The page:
Fish Heads in My Stock Pot

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Making #healthy fish stock with WholeIntentions.comWhen I first heard about making fish stock my thought was, “Eww. Who wants to drink fish-flavored water?” Then, upon reading further, I discovered that fish stock is made more specifically with the fish head.

Trust me. I didn’t think I’d swoon from the temptation of it.

But, as I’ve learned from experience: give me a good argument about a food’s health benefits and I’ll forgo the swooning for a good, solid cheer.

Today, if you were to walk past my stock pot and glance inside, you might gasp at the beady little eyes staring back at you. But don’t worry, the only thing our fishy friend is going to do in there is make one of the best, nourishing stocks known to man.

Why fish head stock?

Stocks in general are very healthy for you, but fish head stock sits a little higher on the pedestal. It’s the most nutritious, easiest on the budget, and holds claim to benefits other stocks can’t.

Fish head stock is rich in fat-soluble vitamins. It also contains the all-important thyroid gland. Basically, when you simmer a fish head, the thyroid gland disintegrates and becomes part of your stock.

Yuuuuummmyy. ;)

The thyroid gland supplies the body with the thyroid hormone – whose main purpose in life is to run the body’s metabolism. This might not seem like much to get worked up about – until you don’t have enough of it.

“Metabolism

The symptoms of thyroid deficiency (hypothyroidism) are:

– abnormal menstrual cycles
– bone loss
– chronic fatigue
– coarse, dry hair
– cold and flu symptoms
– cold intolerance (you can’t tolerate cold temperatures like those around you)
– constipation
– decreased libido
– depression
– dry, rough pale skin
– fat retention
– hair loss
– inability to concentrate
– irregular menstrual cycles
– irritability
– memory loss
low metabolism
– muscle cramps and frequent muscle aches
– weakness
– weight gain or increased difficulty losing weight

What’s the big deal about iodine?

Japanese sushi fish in colorful arrangement(source)

Iodine deficiency and hypothyroidism walk hand in hand. Iodine is required by the thyroid gland to produce various hormones (particularly those related to metabolism). So all of the symptoms listed above are related to iodine deficiency as well.

Iodine & heart disease
Iodine deficiency is also linked to heart disease and cancer. For instance, Japanese men have only 65% of the risk a man in the U.S. has of developing cardiovascular disease. The risk for a Japanese woman is 80% less than an American woman.

One of the biggest factors to this is diet. Japanese eat more seafood and far less grains than Americans do. Daily consumption of iodine is roughly 5,000 to 12,000 micrograms a day in Japan while here in the U.S. it’s only 125 to 250. That’s a BIG difference!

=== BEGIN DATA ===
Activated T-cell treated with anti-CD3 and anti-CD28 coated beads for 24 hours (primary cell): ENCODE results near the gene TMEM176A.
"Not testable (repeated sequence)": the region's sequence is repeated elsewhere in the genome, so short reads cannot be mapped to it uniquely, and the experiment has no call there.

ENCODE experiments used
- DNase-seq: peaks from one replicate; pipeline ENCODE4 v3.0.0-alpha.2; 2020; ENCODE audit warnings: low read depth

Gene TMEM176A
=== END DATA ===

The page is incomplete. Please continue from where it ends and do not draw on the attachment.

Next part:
A women’s need for iodine
Another place iodine concentration is found is the breast. The incident of breast cancer in the US is the highest in the world. Japan is one of the lowest. (International Agency for Research on Cancer)

Studies have shown that when iodine increases, breast cancer decreases. 3 to 5 milligrams daily can relieve the signs and symptoms of fibrocystic breast disease in 70% of cases. In the 1960’s iodine consumption was double what it is today. Only 1 in 20 women developed breast cancer back then. Today it is 1 in 8.

Iodine also improves ovulation rates in cases of Polycystic ovarian syndrome (PCOV).

“Fish broth will cure anything.” ~ South American proverb

Fish head stock = gelatin

Add to all this the fact that fish stock also supplies gelatin and I might start a cheer:

“Fish head, fish head, you’re our man! If you can’t do it, no one can!”

Okay, fine. I was never a cheerleader. Something about really short skirts and having to stand in front of people. . .

Gelatin is a digestive aid. It’s been used successfully to treat intestinal disorders, including hyperacidity, colitis, and Crohn’s disease. It’s also being used to treat chronic disorders like anaemia (and other diseases of the blood), diabetes, muscular dystrophy, and cancer.

So now that you’ve stuck with me this long, you’re probably itching to get out your stock pot and find out how to make this medical marvel, right? I’m so glad you asked!

Fish Head Stock (gluten-free, candida-diet) from Nourishing Traditions

*3-4 whole carcasses, including heads, of non-oily fish (sole, turbot, rockfish or snapper (around here I find halibut at Whole Foods))
2 T. butter
2 onions, coarsely chopped
1 carrot, coarsely chopped
fresh or dried thyme
fresh or dried parsley
1 bay leaf
1/2 c. dry white wine
1/4 c. raw apple cider vinegar
3 qts. water